US7120901B2 - Method and system for tracing and displaying execution of nested functions - Google Patents

Method and system for tracing and displaying execution of nested functions Download PDF

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US7120901B2
US7120901B2 US10235599 US23559902A US7120901B2 US 7120901 B2 US7120901 B2 US 7120901B2 US 10235599 US10235599 US 10235599 US 23559902 A US23559902 A US 23559902A US 7120901 B2 US7120901 B2 US 7120901B2
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trace
macro
function
node
means
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US20030159133A1 (en )
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Luca Ferri
Luigi Pichetti
Rosario Gangemi
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International Business Machines Corp
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International Business Machines Corp
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    • GPHYSICS
    • G06COMPUTING; CALCULATING; COUNTING
    • G06FELECTRIC DIGITAL DATA PROCESSING
    • G06F11/00Error detection; Error correction; Monitoring
    • G06F11/36Preventing errors by testing or debugging software
    • G06F11/362Software debugging
    • G06F11/3636Software debugging by tracing the execution of the program

Abstract

A method and system for tracing the failing or successful execution of nested functions coded with return codes in a thread during its execution. The method comprises an ENTRY and EXIT trace macro to mark the beginning and the end of execution of the function, a TRACE macro to record messages and program variable values, and a QUIT macro marking the failing execution of the corresponding function. Using a Graphical User Interface, an interactive trace analyzer reads the trace file and displays the tree structure of the nested functions and marks, by using different colors, the success or failure of each of them. The trace analyzer utilities help the user to quickly identify the error in the source code corresponding to a function with a failing execution.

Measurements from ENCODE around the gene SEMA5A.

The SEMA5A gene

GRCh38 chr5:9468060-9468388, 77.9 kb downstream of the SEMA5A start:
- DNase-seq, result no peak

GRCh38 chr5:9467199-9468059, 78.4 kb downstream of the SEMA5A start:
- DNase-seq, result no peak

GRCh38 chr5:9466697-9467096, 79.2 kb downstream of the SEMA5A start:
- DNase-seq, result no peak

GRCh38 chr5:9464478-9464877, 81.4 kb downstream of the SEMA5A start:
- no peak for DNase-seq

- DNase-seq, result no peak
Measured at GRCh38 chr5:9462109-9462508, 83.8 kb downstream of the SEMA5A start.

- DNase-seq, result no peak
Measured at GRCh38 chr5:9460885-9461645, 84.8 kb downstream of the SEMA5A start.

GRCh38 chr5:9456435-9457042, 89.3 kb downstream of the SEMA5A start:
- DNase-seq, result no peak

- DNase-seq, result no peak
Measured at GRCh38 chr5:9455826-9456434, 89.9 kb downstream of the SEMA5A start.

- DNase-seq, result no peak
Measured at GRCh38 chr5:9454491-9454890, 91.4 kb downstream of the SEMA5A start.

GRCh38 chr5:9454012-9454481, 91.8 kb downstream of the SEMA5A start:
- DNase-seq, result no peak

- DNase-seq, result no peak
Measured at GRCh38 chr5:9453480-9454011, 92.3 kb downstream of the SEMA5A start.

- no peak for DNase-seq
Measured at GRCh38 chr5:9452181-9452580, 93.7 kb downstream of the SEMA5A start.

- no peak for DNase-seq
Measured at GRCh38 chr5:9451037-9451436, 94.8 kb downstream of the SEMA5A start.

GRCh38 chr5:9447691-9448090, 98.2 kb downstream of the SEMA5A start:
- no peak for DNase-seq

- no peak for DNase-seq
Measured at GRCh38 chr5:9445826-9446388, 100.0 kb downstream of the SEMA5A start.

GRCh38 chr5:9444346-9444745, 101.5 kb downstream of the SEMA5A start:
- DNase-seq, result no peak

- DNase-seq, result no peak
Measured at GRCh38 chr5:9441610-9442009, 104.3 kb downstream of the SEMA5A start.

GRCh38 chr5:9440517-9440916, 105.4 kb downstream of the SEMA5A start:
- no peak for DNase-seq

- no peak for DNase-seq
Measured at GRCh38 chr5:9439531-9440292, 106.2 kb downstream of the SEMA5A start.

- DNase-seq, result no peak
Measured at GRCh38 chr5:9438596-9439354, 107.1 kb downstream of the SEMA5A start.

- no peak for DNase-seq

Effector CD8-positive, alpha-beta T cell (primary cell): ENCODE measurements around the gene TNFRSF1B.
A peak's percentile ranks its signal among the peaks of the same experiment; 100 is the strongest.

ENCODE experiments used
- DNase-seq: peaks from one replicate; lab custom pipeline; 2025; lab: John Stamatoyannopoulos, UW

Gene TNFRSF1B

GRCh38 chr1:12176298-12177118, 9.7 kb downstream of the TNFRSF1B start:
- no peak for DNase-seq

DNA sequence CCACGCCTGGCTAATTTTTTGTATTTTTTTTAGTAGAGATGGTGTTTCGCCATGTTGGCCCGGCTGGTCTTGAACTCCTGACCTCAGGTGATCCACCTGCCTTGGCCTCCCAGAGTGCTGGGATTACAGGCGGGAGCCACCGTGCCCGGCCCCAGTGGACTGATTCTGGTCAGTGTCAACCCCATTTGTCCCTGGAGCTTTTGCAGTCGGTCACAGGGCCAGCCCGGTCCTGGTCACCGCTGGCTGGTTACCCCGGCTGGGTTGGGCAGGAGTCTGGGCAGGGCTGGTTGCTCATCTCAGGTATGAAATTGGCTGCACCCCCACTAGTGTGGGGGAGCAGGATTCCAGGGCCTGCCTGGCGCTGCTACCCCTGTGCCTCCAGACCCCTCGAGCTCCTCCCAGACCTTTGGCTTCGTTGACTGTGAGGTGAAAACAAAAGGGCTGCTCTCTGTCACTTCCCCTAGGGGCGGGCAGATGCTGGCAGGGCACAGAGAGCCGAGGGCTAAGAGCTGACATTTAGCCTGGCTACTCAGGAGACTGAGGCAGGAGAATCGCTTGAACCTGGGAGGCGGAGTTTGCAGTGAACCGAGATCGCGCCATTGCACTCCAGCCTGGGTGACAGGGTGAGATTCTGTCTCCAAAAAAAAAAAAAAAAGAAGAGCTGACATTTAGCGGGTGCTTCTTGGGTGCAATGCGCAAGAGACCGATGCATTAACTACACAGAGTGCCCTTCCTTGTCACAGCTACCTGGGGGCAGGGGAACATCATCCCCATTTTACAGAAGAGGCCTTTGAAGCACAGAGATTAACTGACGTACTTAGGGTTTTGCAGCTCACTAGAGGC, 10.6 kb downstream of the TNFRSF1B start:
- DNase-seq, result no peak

Description

FIELD OF THE INVENTION

The present invention generally relates to the field of program debugging; more particularly, the invention relates to a tool for generating and analyzing a trace of the execution of nested functions.

BACKGROUND OF THE INVENTION

When programs are coded with programming languages using symbolic names, such as Java™ programming language, a ‘debugger’ program can be used. (Java is a trademark of Sun Microsystems, Inc. in the United States, other countries, or both). A debugger is a program controlling the execution of a program to be debugged, allowing a developer or programmer to step through the program, catch data, and monitor conditions, such as values of variables, to correct a problem. When the programming language does not use symbolic names, one other way to debug a program is to include, at strategic points in the code, macro instructions which will generate a trace in a trace file at execution time. The trace file is analyzed after execution with a trace analyzer.

Basically, a trace tool provides parameter tracing for dumping to the trace file the parameters provided to a function, entry-exit tracing to follow a calling sequence of functions, and event tracing to track the occurrence of specific events in a program. TraceMon Plus is a tracing and logging utility for Visual C++® 6.0 language sold by TWI AG (Technisch-wissenischaftliche Informatik). (Visial C++ is a trademark of Microsoft Corporation in the United States, other countries, or both.) TraceMon Plus consists of a TMPlus program and a trace analyzer CTracer. In TraceMon Plus, in order to follow execution of functions in the code, a trace is activated with a CTRACE SCOPE, a macro used at an entry point of a function. This macro detects when the function exits.